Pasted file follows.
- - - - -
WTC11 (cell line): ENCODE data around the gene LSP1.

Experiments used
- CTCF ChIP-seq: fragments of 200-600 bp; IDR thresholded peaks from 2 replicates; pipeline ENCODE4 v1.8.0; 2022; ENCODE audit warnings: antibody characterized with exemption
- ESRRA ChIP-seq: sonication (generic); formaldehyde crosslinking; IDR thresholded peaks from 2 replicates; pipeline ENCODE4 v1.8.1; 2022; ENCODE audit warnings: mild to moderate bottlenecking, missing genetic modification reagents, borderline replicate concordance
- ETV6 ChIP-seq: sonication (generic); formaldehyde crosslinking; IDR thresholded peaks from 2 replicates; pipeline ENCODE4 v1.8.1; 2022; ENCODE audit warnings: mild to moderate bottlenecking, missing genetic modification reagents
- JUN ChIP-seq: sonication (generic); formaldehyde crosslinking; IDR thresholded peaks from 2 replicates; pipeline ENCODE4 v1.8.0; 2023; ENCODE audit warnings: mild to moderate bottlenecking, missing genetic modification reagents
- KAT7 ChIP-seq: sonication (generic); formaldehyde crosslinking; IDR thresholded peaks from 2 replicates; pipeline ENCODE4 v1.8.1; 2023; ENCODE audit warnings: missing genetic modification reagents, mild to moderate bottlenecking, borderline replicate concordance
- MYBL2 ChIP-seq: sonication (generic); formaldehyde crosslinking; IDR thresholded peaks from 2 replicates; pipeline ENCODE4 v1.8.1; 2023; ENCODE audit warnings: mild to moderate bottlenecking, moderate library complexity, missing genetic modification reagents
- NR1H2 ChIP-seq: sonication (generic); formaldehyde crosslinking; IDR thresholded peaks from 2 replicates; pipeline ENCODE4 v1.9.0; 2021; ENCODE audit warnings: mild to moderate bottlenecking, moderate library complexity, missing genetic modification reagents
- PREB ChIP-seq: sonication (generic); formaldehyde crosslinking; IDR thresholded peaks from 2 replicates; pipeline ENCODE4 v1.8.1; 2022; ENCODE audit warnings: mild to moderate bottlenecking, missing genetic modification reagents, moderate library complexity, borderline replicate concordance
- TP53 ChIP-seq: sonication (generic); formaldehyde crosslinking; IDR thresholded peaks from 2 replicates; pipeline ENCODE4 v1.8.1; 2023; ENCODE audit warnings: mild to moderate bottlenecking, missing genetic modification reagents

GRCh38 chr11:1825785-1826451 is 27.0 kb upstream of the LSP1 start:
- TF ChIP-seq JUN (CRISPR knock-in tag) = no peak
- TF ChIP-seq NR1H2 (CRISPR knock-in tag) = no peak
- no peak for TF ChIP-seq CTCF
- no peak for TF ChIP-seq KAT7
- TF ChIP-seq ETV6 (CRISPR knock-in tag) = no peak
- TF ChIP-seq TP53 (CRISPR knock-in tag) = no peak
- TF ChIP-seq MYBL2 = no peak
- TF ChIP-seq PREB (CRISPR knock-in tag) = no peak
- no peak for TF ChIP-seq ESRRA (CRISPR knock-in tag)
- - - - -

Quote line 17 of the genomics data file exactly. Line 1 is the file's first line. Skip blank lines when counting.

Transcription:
- TF ChIP-seq ETV6 (CRISPR knock-in tag) = no peak